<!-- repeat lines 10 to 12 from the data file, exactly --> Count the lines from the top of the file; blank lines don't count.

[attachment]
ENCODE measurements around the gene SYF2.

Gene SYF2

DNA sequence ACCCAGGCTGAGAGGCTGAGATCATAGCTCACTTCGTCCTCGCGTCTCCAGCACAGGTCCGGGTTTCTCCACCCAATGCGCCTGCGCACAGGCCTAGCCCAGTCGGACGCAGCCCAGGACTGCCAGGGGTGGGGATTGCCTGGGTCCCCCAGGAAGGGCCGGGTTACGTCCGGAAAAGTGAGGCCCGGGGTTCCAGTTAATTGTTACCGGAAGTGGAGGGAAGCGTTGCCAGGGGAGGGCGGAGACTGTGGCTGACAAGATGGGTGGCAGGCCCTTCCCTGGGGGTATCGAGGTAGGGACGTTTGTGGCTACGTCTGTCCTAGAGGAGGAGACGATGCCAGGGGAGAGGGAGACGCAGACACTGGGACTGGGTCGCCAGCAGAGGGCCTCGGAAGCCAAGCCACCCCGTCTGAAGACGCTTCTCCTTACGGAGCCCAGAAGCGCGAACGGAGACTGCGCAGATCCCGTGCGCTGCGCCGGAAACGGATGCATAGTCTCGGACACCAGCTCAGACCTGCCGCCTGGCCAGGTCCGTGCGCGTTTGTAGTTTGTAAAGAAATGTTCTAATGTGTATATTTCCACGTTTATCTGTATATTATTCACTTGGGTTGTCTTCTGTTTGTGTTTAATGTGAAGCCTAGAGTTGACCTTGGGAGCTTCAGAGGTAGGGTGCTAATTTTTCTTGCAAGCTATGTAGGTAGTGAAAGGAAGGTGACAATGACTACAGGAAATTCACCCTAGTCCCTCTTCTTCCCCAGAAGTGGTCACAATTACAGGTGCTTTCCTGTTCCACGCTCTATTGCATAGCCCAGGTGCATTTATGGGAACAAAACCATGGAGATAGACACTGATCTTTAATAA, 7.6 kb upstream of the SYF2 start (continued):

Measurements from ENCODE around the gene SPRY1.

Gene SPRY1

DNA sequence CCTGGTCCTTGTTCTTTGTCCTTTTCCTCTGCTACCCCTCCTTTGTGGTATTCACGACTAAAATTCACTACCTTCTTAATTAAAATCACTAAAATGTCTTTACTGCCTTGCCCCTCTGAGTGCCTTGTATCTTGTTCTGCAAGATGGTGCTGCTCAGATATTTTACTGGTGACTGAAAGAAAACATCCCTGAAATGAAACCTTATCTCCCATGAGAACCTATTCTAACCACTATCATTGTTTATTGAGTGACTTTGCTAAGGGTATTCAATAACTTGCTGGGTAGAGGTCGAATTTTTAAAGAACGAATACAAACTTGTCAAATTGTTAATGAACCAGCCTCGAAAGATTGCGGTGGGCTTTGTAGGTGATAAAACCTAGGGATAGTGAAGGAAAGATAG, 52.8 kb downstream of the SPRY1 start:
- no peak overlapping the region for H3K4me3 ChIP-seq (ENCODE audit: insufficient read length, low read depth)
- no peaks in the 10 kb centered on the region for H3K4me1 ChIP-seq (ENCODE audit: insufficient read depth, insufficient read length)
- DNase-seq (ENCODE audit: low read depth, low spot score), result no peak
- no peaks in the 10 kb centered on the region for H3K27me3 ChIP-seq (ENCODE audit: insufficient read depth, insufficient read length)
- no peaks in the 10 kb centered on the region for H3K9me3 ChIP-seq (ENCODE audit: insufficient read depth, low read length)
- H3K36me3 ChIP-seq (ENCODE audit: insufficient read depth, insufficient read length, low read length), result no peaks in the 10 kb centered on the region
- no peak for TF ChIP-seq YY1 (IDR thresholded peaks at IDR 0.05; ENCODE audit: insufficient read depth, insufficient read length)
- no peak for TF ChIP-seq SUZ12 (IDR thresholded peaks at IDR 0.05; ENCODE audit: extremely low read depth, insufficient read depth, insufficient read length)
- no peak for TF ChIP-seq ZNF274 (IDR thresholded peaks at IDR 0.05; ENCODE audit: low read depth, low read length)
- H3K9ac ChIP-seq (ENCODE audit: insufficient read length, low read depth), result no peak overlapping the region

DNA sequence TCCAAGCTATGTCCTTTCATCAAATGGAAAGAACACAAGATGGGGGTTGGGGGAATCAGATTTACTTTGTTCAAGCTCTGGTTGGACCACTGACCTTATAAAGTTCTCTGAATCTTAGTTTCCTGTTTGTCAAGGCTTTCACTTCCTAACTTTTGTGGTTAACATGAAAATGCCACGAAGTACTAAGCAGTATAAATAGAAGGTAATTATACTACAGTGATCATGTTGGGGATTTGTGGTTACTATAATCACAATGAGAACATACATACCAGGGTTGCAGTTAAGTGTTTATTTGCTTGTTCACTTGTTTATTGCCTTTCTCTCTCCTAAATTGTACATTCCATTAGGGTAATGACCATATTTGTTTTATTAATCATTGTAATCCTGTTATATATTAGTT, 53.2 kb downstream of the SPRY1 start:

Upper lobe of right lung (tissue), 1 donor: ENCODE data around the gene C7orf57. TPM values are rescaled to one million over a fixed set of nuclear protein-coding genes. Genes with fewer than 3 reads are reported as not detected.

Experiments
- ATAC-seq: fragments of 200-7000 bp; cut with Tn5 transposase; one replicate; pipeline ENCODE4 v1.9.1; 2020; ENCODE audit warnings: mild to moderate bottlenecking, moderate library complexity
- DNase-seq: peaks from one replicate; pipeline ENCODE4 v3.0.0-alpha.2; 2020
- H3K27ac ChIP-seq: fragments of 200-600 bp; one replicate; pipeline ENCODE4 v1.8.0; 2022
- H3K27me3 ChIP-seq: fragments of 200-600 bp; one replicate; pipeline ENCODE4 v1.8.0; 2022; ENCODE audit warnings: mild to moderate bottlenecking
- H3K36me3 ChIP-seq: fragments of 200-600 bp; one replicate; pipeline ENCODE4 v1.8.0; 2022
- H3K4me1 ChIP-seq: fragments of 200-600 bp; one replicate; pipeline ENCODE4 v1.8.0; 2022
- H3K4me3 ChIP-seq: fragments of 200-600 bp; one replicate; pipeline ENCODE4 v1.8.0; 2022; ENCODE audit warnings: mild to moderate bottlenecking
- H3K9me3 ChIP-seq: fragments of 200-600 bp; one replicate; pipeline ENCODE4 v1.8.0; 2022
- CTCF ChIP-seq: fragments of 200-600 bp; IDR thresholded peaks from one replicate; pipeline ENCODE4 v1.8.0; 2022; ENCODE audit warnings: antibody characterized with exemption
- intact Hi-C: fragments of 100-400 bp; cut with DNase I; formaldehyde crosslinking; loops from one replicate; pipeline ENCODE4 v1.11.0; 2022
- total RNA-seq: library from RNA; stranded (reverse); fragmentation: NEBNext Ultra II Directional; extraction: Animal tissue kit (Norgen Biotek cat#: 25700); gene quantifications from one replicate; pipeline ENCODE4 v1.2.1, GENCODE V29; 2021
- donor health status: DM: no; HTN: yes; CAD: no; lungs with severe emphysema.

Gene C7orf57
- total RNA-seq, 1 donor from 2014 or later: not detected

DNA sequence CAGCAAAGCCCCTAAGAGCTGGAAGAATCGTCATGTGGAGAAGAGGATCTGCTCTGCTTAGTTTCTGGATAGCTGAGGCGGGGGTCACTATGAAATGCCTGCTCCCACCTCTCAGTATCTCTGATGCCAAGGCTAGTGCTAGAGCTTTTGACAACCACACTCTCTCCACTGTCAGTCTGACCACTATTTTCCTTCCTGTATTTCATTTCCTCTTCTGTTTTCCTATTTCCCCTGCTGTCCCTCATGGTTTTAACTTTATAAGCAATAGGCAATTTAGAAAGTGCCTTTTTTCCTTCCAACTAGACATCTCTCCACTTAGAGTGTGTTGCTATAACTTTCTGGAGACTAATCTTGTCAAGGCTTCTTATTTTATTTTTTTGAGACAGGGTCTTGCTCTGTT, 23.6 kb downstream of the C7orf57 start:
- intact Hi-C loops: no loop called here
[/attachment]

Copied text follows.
- no peaks in the 10 kb centered on the region for H3K27me3 ChIP-seq (ENCODE audit: insufficient read depth, insufficient read length)
- no peaks in the 10 kb centered on the region for H3K9me3 ChIP-seq (ENCODE audit: insufficient read depth, low read length)
- H3K36me3 ChIP-seq (ENCODE audit: insufficient read depth, insufficient read length, low read length), result no peaks in the 10 kb centered on the region